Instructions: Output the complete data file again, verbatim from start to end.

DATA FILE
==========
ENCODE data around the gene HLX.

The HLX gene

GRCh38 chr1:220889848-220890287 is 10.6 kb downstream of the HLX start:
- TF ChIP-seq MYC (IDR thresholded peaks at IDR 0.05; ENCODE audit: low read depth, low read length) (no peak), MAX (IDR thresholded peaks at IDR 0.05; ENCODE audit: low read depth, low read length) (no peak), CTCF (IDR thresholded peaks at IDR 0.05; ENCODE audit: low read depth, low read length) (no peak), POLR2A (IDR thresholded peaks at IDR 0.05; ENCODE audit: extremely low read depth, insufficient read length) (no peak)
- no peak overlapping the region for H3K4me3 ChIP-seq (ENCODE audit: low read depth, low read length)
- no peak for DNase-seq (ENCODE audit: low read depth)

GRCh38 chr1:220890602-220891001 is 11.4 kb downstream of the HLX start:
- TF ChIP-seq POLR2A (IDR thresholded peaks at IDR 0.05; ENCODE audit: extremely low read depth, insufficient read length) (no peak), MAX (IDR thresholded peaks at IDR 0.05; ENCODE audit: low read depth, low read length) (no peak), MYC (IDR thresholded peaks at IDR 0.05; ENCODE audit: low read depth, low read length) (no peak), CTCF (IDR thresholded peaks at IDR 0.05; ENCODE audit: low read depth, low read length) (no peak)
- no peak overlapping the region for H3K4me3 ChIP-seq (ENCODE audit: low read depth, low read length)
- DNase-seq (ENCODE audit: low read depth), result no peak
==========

ENCODE data around the gene HLX.

The HLX gene

GRCh38 chr1:220889848-220890287 is 10.6 kb downstream of the HLX start:
- TF ChIP-seq MYC (IDR thresholded peaks at IDR 0.05; ENCODE audit: low read depth, low read length) (no peak), MAX (IDR thresholded peaks at IDR 0.05; ENCODE audit: low read depth, low read length) (no peak), CTCF (IDR thresholded peaks at IDR 0.05; ENCODE audit: low read depth, low read length) (no peak), POLR2A (IDR thresholded peaks at IDR 0.05; ENCODE audit: extremely low read depth, insufficient read length) (no peak)
- no peak overlapping the region for H3K4me3 ChIP-seq (ENCODE audit: low read depth, low read length)
- no peak for DNase-seq (ENCODE audit: low read depth)

GRCh38 chr1:220890602-220891001 is 11.4 kb downstream of the HLX start:
- TF ChIP-seq POLR2A (IDR thresholded peaks at IDR 0.05; ENCODE audit: extremely low read depth, insufficient read length) (no peak), MAX (IDR thresholded peaks at IDR 0.05; ENCODE audit: low read depth, low read length) (no peak), MYC (IDR thresholded peaks at IDR 0.05; ENCODE audit: low read depth, low read length) (no peak), CTCF (IDR thresholded peaks at IDR 0.05; ENCODE audit: low read depth, low read length) (no peak)
- no peak overlapping the region for H3K4me3 ChIP-seq (ENCODE audit: low read depth, low read length)
- DNase-seq (ENCODE audit: low read depth), result no peak